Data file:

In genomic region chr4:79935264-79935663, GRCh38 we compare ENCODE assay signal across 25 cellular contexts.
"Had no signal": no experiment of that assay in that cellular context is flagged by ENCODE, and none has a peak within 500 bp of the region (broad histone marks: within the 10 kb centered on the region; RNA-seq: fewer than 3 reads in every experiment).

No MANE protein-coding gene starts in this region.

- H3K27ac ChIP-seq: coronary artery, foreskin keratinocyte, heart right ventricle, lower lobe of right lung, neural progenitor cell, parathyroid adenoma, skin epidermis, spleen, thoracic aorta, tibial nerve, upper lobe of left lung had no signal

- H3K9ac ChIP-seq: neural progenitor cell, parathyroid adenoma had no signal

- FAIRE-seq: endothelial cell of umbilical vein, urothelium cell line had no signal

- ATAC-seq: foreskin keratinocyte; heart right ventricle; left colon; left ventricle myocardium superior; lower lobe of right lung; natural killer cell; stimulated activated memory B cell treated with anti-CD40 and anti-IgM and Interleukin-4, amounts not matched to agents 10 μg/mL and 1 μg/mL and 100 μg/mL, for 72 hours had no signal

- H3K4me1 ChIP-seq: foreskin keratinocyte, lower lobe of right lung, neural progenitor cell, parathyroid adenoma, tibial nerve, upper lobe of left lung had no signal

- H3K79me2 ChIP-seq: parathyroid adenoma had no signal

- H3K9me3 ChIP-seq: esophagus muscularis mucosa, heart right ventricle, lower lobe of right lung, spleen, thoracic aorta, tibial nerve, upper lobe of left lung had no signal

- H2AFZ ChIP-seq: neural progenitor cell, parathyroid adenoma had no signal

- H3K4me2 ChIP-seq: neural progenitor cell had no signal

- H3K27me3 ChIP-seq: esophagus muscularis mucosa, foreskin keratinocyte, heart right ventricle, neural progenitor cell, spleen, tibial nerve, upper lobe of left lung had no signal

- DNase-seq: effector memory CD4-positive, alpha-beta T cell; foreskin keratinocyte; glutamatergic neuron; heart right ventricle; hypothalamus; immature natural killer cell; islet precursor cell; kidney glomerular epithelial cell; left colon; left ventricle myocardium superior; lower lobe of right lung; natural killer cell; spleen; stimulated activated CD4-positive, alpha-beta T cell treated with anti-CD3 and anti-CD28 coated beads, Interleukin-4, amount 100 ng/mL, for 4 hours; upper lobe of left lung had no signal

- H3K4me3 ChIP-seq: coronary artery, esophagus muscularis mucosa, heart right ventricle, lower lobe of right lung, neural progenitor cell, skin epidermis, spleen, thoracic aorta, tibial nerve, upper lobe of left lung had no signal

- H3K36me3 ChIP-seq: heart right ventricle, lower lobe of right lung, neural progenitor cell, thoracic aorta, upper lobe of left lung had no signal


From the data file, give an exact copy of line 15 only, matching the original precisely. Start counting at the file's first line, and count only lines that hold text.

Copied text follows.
- H3K4me3 ChIP-seq: coronary artery, esophagus muscularis mucosa, heart right ventricle, lower lobe of right lung, neural progenitor cell, skin epidermis, spleen, thoracic aorta, tibial nerve, upper lobe of left lung had no signal